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Failure Happens. Four Rules for Doing it Well

No one likes to think about shutting down a company. How to emerge with your credibility intact.
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As I wrote in my last column, failure is a fact of start-up life. And sometimes, sadly, it’s the entire company that fails. As much as we don’t like to think about failure, it’s important to prepare yourself mentally for the prospect that your turn in the dunk tank may be right around the corner.

Here are four crucial rules to keep in mind:

1.    Don’t Wait ‘til It’s Too Late

Unless you’ve been through this before, multiple times, it’s almost impossible to know how soon you have to acknowledge your problems and start moving to fix them if you’re going to have a fighting chance of saving the ship. You may think that you can lay people off to stop your cash burn, but it doesn’t quite work that way. Long after your employees are gone, you’ll be shelling out for accrued vacation pay, severance, continued insurance benefits, expense reimbursements and so on.

Then there’s the opposite side of the coin. Every day that you move closer to running out of cash but keep operating the business, you’re adding creditors and obligations. Unpaid employment taxes and deposits can quickly become personal liabilities for management and directors. Trust me; you don’t want to go there.

2.    Don’t Slice the Salami Slowly

If you’re going to try to save the business, the necessary cuts have to be quick and deep and over as soon as possible so the survivors can get back to work. Trying to save a couple of people or a marginal job or two is the worst thing you can do. People do better absorbing one big shock and getting over the loss than they do dealing with the uncertainty of a series of continued small and ineffective cuts.

3.    Start Looking for a Salvage Sale

You may have a great team or a great idea or a cool new approach. But to win, you need all of the above plus a bunch of time and cash.

However, there are lots of companies looking to acquire whole talented teams; to fold in technologies or tools that they haven’t yet built; or even to start an entire division doing what you hoped to do as a stand-alone business. But you’ve got to start looking as soon as you see the handwriting on the wall. Even a fire sale--especially one that provides continuing jobs for the folks who hung in there with you--is a lot better outcome than extending your struggle for a few months and then crashing directly into the concrete wall.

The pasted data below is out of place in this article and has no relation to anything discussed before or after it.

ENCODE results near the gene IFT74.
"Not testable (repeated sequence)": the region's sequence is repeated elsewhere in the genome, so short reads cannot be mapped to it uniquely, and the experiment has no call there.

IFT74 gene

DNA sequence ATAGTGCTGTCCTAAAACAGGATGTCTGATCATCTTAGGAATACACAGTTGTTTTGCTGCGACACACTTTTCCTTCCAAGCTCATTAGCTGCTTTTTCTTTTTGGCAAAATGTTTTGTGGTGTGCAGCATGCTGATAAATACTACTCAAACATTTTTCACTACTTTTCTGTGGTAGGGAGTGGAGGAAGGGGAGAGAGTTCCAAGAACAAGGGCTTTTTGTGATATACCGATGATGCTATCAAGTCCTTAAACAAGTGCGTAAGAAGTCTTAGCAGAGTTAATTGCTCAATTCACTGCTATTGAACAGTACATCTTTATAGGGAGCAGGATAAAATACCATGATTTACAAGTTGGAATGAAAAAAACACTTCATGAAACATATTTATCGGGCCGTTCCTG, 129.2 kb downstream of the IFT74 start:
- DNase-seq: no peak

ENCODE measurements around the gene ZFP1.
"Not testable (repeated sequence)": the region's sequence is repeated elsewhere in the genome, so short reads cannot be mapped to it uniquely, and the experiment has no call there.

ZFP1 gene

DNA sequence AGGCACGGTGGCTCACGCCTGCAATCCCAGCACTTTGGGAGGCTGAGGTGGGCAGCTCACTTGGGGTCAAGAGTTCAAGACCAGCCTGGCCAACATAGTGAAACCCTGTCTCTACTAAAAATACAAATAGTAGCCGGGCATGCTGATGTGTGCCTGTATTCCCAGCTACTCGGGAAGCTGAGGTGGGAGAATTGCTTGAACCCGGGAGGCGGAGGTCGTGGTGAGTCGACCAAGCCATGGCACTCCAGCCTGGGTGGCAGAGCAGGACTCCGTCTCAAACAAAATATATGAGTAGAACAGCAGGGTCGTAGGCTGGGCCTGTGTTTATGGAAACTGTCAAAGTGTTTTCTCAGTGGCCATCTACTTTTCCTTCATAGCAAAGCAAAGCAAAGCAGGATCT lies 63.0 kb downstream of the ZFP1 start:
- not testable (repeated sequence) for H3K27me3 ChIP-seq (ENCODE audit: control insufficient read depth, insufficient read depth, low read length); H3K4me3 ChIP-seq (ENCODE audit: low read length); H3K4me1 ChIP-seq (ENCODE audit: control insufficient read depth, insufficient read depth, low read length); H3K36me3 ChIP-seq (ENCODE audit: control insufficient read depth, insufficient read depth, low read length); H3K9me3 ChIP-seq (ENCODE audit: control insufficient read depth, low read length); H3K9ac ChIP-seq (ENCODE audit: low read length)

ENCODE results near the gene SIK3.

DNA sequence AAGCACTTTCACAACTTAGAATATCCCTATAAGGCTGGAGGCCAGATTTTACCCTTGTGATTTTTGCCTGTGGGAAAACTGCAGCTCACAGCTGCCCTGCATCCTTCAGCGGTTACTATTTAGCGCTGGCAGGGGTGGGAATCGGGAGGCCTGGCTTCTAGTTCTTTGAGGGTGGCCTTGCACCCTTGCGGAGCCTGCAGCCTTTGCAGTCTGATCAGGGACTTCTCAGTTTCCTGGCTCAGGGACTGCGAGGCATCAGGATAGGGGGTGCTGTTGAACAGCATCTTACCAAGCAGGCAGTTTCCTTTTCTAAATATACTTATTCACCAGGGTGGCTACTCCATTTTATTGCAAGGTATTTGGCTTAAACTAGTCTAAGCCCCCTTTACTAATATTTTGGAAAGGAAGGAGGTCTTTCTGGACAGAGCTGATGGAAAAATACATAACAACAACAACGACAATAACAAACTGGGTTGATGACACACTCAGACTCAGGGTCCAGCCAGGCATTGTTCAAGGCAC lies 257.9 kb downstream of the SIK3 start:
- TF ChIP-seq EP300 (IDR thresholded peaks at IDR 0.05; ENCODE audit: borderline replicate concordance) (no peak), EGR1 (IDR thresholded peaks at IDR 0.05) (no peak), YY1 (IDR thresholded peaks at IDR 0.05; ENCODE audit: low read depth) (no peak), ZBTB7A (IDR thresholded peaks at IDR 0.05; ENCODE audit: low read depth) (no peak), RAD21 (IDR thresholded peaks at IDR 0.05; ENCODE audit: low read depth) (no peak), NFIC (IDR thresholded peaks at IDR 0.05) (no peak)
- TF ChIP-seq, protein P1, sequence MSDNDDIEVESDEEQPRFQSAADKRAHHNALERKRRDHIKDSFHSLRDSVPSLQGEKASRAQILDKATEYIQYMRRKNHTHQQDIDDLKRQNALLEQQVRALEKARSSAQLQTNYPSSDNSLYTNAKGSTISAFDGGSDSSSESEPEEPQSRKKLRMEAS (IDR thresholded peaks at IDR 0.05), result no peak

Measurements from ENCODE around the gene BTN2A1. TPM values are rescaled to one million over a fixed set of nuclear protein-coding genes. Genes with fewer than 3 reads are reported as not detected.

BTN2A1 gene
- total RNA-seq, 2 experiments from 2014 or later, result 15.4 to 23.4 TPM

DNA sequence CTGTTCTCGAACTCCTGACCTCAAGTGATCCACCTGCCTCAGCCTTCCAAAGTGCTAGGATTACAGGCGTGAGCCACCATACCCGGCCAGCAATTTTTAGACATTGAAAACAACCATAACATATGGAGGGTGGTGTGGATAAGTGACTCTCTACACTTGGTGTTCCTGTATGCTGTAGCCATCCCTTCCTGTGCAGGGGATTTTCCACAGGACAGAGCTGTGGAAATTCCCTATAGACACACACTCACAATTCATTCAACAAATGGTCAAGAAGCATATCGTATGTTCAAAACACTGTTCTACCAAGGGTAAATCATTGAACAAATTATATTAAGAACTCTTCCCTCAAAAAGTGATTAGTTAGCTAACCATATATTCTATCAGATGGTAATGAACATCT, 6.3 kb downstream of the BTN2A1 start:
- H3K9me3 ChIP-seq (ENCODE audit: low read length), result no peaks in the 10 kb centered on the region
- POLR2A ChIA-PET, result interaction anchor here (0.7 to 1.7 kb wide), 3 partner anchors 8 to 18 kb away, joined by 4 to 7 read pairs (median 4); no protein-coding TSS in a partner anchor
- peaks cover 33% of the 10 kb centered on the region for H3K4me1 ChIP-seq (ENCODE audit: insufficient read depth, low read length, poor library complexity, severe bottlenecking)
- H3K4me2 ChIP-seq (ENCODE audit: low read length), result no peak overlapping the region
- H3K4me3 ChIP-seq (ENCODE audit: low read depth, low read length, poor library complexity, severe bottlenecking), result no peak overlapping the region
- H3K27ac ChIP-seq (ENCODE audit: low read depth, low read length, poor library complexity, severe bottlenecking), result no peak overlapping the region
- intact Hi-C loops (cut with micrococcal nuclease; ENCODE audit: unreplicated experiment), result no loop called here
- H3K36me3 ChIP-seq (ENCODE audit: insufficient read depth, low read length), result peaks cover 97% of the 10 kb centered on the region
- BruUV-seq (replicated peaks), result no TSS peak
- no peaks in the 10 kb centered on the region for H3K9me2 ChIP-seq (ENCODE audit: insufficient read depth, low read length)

4.  Shoot for a Soft Landing

If you’re never planning to pass by this way again, feel free to just smash into the wall, bail out and shut the place down, leaving waves of unhappy folks in your wake. But most young entrepreneurs are very likely to want to get back up on the horse and try again. The only way you will have the slightest chance of doing this is if you do everything in your power to shoot for a soft landing, leaving as few people holding an empty bag as possible. This goes for vendors, partners, employees, customers, creditors and Uncle Sam.

There may not be enough money to make everyone happy, but careful cash management, full disclosure, good timing, and self-sacrifices will go a long way toward at least generating some understanding. Unlike friends and families, professional investors have seen these scenarios many times and know what the possible outcomes are. Shame on them if they didn’t make their commitments with their eyes wide open.

One amazing way to surprise them is to consider an early shutdown and a partial return of their unspent capital. If you can’t see a clear path and a way to win there’s very little reason to waste time, energy, and money on trying to lose more slowly.

Failing to plan for a possible failure shouldn’t be confused with planning to fail. Failing to plan is worse: It’s failing to honor the faith and belief that people had in you. There’s always more money. Your reputation and credibility are much harder to restore once they’re gone. 

IMAGE: wdstock/getty
Last updated: Oct 30, 2013

HOWARD TULLMAN | Columnist

Howard A. Tullman is the CEO of 1871 ? Where Digital Startups Get Their Start and the General Managing Partner of G2T3V, LLC and of Chicago High Tech Investment Partners. He is a member of the Chicago NEXT & Cultural Affairs Councils and the Illinois Innovation & Arts Councils; an adjunct professor at Kellogg; and an advisor to many start-ups. He is the former Chairman and CEO of Tribeca Flashpoint Media Arts Academy. Over the last 45 years, he has successfully founded more than a dozen high-tech companies. @tullman

The opinions expressed here by Inc.com columnists are their own, not those of Inc.com.



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